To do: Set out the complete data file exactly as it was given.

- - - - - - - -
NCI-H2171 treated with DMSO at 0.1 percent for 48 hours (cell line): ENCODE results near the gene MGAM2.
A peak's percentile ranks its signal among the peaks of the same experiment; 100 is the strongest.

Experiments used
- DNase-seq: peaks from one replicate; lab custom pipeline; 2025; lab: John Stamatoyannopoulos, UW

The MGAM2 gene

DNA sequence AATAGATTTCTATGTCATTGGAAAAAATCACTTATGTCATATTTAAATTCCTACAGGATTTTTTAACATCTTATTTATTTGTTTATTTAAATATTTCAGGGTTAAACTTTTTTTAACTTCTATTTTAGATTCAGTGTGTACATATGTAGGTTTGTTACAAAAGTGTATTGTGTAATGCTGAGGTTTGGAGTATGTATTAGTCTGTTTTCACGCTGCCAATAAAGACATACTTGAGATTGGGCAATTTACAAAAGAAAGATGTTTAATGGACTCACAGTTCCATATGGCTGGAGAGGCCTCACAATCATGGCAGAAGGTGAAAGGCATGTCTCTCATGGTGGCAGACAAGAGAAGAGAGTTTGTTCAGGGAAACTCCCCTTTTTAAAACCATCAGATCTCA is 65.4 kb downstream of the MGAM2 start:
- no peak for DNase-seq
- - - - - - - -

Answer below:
NCI-H2171 treated with DMSO at 0.1 percent for 48 hours (cell line): ENCODE results near the gene MGAM2.
A peak's percentile ranks its signal among the peaks of the same experiment; 100 is the strongest.

Experiments used
- DNase-seq: peaks from one replicate; lab custom pipeline; 2025; lab: John Stamatoyannopoulos, UW

The MGAM2 gene

DNA sequence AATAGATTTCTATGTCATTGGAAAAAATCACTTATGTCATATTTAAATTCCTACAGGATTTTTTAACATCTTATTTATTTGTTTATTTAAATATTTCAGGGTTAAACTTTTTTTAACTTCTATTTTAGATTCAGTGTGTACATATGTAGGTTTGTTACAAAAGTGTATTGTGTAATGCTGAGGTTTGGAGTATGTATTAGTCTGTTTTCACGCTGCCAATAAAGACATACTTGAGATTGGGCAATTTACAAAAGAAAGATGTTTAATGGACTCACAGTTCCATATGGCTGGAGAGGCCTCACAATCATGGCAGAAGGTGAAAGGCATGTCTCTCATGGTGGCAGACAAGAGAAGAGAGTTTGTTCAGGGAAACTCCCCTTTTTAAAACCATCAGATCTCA is 65.4 kb downstream of the MGAM2 start:
- no peak for DNase-seq